Rep. Maye Quade ends 24-hour sit-in, awaits action on gun control bills

State Representative Erin Maye Quade’s 24-hour sit-in on the Minnesota House floor to protest the lack of action on gun laws ended Wednesday. 

When her 24-hour protest ended, she got up and walked out to meet supporters who packed the halls and gallery. Many of the supporters are calling for stronger background checks for gun buyers and so-called “red flag” laws, which gives families and police a legal path to temporarily remove guns from people who are a danger to themselves or others. 

“There have been walkouts, there have been marches, there have been demonstrations, there have been sit-ins, there have been calls, there have been letters, rallies,” Maye Quade said. “I don’t think Minnesotans know what else to do to have this majority hear them. I wanted them to know we hear them.”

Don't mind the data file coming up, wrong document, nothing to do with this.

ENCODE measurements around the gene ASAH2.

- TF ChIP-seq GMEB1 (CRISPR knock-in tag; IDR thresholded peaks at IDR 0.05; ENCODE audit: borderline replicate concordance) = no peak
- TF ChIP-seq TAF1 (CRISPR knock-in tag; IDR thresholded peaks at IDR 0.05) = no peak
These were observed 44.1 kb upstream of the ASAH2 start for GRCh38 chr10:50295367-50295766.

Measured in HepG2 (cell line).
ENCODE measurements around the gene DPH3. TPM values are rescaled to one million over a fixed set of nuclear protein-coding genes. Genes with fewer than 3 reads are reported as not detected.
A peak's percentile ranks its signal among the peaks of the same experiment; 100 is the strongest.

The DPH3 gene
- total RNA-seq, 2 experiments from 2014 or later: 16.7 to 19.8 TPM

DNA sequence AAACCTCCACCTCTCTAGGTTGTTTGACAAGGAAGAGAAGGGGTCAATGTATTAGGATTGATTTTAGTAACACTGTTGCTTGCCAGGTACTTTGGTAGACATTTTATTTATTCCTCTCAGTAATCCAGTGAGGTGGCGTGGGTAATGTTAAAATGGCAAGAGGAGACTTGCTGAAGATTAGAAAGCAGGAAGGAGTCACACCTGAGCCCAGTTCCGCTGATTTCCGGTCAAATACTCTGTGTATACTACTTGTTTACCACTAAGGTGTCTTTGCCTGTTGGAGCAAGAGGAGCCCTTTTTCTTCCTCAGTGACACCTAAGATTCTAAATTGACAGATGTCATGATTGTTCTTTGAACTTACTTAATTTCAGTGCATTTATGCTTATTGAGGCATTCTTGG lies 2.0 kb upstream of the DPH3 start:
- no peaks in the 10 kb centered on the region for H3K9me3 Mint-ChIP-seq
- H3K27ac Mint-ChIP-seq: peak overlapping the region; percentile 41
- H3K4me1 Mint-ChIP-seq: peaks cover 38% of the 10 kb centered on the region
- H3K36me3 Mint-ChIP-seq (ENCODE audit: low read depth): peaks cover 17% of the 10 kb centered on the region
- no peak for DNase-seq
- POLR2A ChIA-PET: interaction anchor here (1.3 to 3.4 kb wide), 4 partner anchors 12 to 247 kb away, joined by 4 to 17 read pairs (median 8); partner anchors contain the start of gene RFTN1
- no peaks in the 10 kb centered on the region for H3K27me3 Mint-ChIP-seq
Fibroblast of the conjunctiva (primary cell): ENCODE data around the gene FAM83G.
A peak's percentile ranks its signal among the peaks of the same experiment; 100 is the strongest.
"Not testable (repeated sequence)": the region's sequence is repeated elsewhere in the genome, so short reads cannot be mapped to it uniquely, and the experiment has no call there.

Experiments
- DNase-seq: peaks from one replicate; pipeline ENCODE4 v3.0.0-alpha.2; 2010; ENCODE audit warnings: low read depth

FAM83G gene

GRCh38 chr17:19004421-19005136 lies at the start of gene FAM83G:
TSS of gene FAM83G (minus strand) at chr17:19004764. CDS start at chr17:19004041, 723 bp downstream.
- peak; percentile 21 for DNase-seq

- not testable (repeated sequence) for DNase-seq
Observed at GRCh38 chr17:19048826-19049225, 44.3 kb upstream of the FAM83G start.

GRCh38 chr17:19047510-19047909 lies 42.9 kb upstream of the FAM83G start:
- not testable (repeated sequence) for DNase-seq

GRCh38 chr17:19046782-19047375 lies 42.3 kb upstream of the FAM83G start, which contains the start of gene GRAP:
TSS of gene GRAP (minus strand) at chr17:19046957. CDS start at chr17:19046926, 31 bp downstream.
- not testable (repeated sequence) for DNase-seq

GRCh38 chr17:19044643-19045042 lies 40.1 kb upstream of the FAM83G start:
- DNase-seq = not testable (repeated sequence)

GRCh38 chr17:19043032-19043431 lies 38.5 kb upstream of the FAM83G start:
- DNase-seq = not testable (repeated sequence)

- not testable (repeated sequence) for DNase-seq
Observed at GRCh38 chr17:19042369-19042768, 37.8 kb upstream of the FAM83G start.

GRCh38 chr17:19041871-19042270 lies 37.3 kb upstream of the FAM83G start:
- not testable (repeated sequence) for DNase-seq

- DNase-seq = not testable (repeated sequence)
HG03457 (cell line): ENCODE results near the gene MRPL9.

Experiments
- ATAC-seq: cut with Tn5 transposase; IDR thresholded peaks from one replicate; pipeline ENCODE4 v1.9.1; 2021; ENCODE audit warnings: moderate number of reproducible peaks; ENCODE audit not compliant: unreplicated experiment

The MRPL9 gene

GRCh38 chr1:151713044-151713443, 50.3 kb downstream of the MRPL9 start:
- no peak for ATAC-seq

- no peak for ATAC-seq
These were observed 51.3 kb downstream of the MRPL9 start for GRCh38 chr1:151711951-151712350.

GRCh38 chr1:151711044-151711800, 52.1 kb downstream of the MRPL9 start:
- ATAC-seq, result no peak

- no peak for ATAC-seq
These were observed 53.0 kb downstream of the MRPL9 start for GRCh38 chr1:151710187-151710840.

Minnesota House Speaker Kurt Daudt heard her. In a brief conversation, he said he respected her right to protest. He also said there could still be action on gun bills this session. 

“I hope that there is, I think there will be, I think there can be,” Daudt said. “I don’t know what that looks like yet and I know those conversations are ongoing. And I certainly applaud and encourage members to engage each other.” 

Daudt said some lawmakers were working on tweaks to gun legislation that could draw enough support to pass this year. 

The chief House author of the gun bills, Rep. David Pinto says no one has been talking to him. 

"I can say, no," said Pinto. "I have not been told, boy if we can make these couple of tweaks then we are ready to go."

Rep. Maye Quade agreed.   

"There is no conversation,” Maye Quade said. “If it's behind closed doors, it's not happening. This is the people's House. There should be transparency." 

The Associated Press contributed to this report.